Freda shared a studio in Archer Street, London, with lettering designer David Quay. It was a stylish type design partnership. Freda’s studied calm (achieved partly through years of yoga) was a complement to David’s flamboyance. Freda’s smart black ensembles had a certain air of the Bauhaus. The type marketing venture, The Foundry, was set up in 1990. Designs by the partners were digitized initially by ex-TSI colleagues for licensing, and later digital fonts were created in Foundry Types own office in Charlotte Street.
Text typefaces designed by Sack and Quay included Foundry Old Style, Foundry Sans, Foundry Wilson, Foundry Journal and Foundry Serif. For headlines, Foundry Gridnik and Architype Volumes 1, 2 and 3 were developed, based partly on original designs by Wim Crouwel and other lettering masters including Max Bill, Kurt Schwitters, Theo Ballmer, Paul Renner and Jan Tschicold. At Foundry Types, Freda not only dealt with the marketing of these typefaces (now distributed by Monotype), but created corporate fonts, including those for British Gas, NatWest Bank, the Science Museum, the World Wildlife Fund and Lisbon Metro, Portugal.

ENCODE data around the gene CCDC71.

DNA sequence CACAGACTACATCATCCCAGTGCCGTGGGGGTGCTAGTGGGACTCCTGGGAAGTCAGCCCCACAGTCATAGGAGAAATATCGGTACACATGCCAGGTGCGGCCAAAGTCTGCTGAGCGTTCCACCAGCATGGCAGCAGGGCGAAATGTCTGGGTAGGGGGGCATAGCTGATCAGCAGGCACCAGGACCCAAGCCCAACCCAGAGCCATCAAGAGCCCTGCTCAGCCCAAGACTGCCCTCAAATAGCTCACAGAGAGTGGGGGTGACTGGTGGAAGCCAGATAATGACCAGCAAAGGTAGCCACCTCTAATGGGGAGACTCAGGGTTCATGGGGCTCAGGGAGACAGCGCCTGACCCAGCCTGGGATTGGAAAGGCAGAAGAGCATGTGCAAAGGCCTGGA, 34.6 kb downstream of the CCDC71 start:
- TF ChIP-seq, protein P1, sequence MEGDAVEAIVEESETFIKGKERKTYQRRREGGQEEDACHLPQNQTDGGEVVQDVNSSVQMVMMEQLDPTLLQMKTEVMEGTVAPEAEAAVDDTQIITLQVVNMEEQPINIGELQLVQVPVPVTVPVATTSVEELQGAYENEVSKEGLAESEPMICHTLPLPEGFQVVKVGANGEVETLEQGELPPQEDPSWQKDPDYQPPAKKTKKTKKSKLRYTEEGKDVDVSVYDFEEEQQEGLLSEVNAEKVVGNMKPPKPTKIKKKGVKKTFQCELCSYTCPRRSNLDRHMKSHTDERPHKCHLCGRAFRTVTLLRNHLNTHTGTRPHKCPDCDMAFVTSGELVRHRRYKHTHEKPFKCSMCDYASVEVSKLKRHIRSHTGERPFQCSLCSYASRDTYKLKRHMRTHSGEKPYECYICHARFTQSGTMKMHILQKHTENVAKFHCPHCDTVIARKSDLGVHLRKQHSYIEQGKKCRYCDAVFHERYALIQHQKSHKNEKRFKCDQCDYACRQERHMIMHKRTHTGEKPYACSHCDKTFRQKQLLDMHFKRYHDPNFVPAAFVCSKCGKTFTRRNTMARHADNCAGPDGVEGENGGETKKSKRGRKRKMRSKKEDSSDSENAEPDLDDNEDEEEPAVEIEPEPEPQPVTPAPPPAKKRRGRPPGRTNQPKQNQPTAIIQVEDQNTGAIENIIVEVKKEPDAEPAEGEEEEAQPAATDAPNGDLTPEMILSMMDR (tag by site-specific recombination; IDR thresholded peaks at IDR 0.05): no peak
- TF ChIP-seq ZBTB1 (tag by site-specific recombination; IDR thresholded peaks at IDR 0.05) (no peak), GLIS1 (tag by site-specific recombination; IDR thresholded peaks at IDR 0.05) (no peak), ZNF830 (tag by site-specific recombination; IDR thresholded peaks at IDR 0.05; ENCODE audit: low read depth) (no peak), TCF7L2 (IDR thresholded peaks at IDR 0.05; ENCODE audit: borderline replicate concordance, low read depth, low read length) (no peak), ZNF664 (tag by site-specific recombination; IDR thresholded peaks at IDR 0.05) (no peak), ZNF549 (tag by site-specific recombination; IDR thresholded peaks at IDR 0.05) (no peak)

Freda Sack and David Quay’s cooperations, such as those with Crouwel, also benefited lettering and typographic associations. Freda and David were founder members of the Letter Exchange, and fulfilled various roles at the ISTD. They were co-chairs from 1995–9; Freda was chair from 2000–4; president-elect in 2004 and president in 2006–10. Alongside her work at Foundry Types there were many ISTD events and occasions to manage, from Freda’s office and her apartment just off Charlotte Street. Calmer intervals were spent at her home with husband John in leafy Oxted, and on holidays, especially in The Maldives, where diving replaced her yoga sessions as a means of relaxation.
In higher education, Freda lectured at the Glasgow School of Art, Cumbria College of Art and Design, Nottingham Trent University and Bournemouth and Poole College of Art and Design. She had been external examiner for the BA Honours Design: Typography course at the University of Plymouth (Exeter School of Art and Design) and became a governor of the University for the Creative Arts (where she previously received an honorary degree).
Freda always stressed the importance of typographic education as a key role of the ISTD. During a short spell as vice-chair of the society, I had many hours (in a selection of fine restaurants around Charlotte Street), discussing with Freda how to ensure the future of the ISTD in rapidly changing typographic times. Her tenacity ensured the flourishing of the ISTD’s student assessment schemes, and her skill at co-option ensured that the ISTD always had a programme of events. For her efforts and contribution to the society, she was awarded an honorary fellowship last year.
Freda achieved so much, never losing her friendly disposition. She was both liked and admired and will be sadly missed by her many friends and the whole typographic community.
An event to celebrate Freda's life and work will follow in the Spring.